Friday, March 6, 2009
Manhattan D.A.'s Office Charges Son With Identity Theft, Impersonation, In Attempt To "Influence Debate" on Dead Sea Scrolls
The Chronicle of Higher Education discusses the arrest of Raphael Haim Golb, a New York attorney, on "charges of identity theft, criminal impersonation, and aggravated harassment" for allegedly going after those who challenged or in his opinion refused adequately to credit his father's opinions concerning the origins of the Dead Sea Scrolls. His father is scholar Norman Golb, who is on the faculty at the University of Chicago. Says the Chronicle:
The Manhattan district attorney's office alleged in a statement released on Thursday that Raphael Haim Golb, 49, son of Norman Golb, a professor of Jewish history and civilization at the University of Chicago, used dozens of Internet aliases to "influence and affect debate on the Dead Sea Scrolls" and "harass Dead Sea Scrolls scholars who disagree with his viewpoint."
According to the D.A.'s office, among Mr. Golb's targets were Professor Lawrence Shiffman at New York University. The Chronicle also identifies Professor Risa Kohn of San Diego State University as one of Mr. Golb's targets.
According to the D. A. office press release:
The investigation leading to today’s arrest revealed that GOLB engaged in a systematic scheme on the Internet, using dozens of Internet aliases, in order to influence and affect debate on the Dead Sea Scrolls, and in order to harass Dead Sea Scrolls scholars who disagree with his viewpoint. GOLB used computers at New York University (NYU) in an attempt to mask his true identity when conducting this Internet scheme. He gained access to NYU computers by virtue of being a graduate of the university, and having made donations to its library fund.
The investigation, which included a court-authorized search warrant that was executed this morning at GOLB’s apartment, began in response to a complaint by Lawrence Schiffman, Ph.D., that he was impersonated over the Internet. Dr. Schiffman is a NYU professor, chairman of the Hebrew & Judaic Studies Department and a leading scholar in the field of the Dead Sea Scrolls.
In August 2008, Dr. Schiffman became subject to a campaign of impersonation and harassment through the Internet, by an anonymous individual. An investigation by the District Attorney’s Office revealed that this individual was GOLB, the son of Norman Golb, Ph.D., a Dead Sea Scrolls scholar who resides in Chicago. RAPHAEL GOLB used methods which were intended to maintain his anonymity, and opened an email account - larry.schiffman @ gmail.com - purportedly in Dr. Schiffman’s name and sent 11 emails to multiple NYU recipients, in which he pretended to be Dr. Schiffman, and purported to admit to plagiarism. Simultaneously, RAPHAEL GOLB, using other Internet aliases, sent emails to NYU personnel and administration accusing Dr. Schiffman of plagiarism, and created Internet blogs accusing Dr. Schiffman of plagiarism.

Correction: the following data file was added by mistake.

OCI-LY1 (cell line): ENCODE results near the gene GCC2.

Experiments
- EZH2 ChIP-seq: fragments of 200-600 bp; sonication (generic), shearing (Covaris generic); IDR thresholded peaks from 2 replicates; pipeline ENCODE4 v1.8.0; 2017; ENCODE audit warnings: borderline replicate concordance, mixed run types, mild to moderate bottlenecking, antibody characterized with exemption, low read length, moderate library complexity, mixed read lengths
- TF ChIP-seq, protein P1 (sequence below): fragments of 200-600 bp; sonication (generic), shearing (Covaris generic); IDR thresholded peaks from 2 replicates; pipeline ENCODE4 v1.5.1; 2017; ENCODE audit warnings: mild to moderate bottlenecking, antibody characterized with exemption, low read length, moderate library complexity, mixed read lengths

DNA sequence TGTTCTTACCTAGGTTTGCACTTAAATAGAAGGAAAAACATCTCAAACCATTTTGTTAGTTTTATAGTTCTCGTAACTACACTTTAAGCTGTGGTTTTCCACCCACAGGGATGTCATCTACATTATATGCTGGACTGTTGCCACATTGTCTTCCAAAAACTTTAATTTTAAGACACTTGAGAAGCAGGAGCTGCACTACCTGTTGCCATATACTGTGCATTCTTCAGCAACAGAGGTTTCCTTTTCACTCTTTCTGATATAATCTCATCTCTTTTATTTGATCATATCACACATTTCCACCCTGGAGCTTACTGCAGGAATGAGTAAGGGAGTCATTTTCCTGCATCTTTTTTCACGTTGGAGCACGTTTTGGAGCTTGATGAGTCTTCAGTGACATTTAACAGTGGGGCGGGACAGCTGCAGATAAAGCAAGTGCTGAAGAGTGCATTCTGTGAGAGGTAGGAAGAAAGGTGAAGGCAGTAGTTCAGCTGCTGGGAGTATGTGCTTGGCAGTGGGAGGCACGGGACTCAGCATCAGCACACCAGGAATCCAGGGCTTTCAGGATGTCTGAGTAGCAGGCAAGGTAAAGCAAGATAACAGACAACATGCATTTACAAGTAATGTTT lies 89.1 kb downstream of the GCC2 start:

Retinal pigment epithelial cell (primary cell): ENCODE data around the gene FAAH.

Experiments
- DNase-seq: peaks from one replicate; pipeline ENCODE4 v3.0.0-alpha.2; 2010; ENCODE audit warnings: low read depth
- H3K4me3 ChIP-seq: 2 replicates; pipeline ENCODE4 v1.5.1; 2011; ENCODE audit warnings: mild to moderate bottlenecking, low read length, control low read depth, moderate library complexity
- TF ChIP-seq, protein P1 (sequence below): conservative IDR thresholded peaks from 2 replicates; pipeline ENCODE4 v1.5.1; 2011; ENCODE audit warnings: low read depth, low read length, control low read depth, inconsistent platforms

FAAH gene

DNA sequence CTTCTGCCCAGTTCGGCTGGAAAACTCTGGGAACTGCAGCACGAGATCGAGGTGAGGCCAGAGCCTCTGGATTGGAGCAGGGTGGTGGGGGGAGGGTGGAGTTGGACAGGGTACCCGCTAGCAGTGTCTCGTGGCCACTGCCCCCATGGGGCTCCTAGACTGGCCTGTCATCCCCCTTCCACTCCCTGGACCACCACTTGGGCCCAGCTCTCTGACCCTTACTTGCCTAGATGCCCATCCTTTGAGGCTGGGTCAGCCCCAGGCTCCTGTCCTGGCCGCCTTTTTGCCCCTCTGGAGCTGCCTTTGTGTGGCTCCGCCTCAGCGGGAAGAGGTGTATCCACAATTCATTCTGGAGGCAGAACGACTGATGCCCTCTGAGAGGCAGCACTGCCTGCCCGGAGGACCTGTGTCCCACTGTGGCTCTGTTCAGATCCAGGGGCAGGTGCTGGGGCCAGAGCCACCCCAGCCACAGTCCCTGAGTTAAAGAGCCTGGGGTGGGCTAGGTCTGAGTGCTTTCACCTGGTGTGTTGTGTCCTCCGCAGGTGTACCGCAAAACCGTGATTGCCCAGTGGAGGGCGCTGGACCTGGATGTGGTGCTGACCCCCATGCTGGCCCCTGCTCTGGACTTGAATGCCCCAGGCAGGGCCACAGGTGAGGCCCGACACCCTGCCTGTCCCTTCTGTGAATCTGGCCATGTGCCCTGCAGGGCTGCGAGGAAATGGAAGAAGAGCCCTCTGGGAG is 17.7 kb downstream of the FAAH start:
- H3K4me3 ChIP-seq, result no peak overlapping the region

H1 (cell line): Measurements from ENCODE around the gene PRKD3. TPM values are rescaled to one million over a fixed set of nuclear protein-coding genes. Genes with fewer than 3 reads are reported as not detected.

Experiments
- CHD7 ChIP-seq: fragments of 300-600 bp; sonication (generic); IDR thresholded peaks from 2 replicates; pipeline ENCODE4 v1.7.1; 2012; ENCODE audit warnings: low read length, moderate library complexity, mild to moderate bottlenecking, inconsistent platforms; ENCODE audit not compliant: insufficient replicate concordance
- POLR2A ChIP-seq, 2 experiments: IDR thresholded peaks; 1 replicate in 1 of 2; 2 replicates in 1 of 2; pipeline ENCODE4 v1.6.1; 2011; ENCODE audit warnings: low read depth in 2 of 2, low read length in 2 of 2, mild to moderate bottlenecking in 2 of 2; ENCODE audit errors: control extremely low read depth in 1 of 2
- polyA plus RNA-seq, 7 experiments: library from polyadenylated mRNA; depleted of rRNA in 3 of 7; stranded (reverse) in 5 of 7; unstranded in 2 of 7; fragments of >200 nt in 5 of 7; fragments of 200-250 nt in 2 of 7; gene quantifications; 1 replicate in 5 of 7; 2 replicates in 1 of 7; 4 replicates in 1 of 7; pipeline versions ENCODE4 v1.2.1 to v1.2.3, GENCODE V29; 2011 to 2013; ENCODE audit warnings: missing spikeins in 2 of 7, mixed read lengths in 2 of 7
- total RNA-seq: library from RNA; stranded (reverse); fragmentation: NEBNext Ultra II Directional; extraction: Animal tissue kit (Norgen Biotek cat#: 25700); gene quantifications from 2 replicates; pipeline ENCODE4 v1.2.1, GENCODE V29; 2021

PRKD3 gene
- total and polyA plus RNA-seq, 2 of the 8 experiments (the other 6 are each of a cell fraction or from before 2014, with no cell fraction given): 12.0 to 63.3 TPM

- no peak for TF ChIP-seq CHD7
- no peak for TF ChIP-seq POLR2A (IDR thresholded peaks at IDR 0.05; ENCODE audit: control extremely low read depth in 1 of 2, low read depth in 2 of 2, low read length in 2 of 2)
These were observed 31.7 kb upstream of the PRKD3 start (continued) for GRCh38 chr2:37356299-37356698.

GOLB also created email accounts in the names of other individuals active in the field of Dead Sea Scrolls scholarship, including Stephen Goranson and Jonathan Seidel.
The Dead Sea Scrolls consist of roughly 900 documents, including texts from the Hebrew Bible, discovered between 1947 and 1956 in 11 caves in and around the ancient ruins of Qumran, on the northwest shore of the Dead Sea, in present-day Israel. The texts are of great religious and historical significance, as they include the only known surviving copies of biblical texts made before 100 A.D., and preserve evidence of considerable diversity of belief and practice within late Second Temple period Judaism, the Judaism of the second and first centuries B.C. and the first century A.D. These manuscripts generally date to between 150 B.C. and 50 A.D. Publication of the scrolls is now complete, however it was delayed for many decades.
There is considerable academic scholarship that surrounds the Dead Sea Scrolls, with areas of general consensus, and with areas of debate and differing opinions and theories. Because of the importance of the Dead Sea Scrolls, and because of the delay in publication, the scrolls are also subject to some conspiracy theories.
Many scholars view the scrolls collection as having been assembled by an ancient Jewish sect, which many call the Essenes. Furthermore, many scholars believe that this sect resided in the settlement in Qumran, in close proximity to the caves where the scrolls were found.
The defendant’s father, Dr. Norman Golb, is a professor at the University of Chicago. He has been a proponent of the viewpoint that the Dead Sea Scrolls found in the caves of Qumran had nothing to do with the buildings and settlement at the Qumran site. He believes that they were not the product of the Essenes, but of many different Jewish sects and communities of ancient Israel, who hid the scrolls in the caves at Qumran while fleeing from Jerusalem.
RAPHAEL GOLB, through his Internet aliases, promoted the theories of his father and criticized the theories of others. Frequently, he criticized the manner in which the Dead Sea Scrolls have been exhibited, for not giving sufficient attention to the theories of his father.
GOLB is charged with Identity Theft in the Second Degree, a class E felony, which is punishable by up to 1⅓ to 4 years in prison; Identity Theft in the Third Degree, Criminal Impersonation in the Second Degree, Forgery in the Third Degree and Aggravated Harassment in the Second Degree, all class A misdemeanors, which are each punishable by up to 1 year in prison. He is scheduled to be arraigned today in Manhattan Criminal Court.
The investigation is continuing.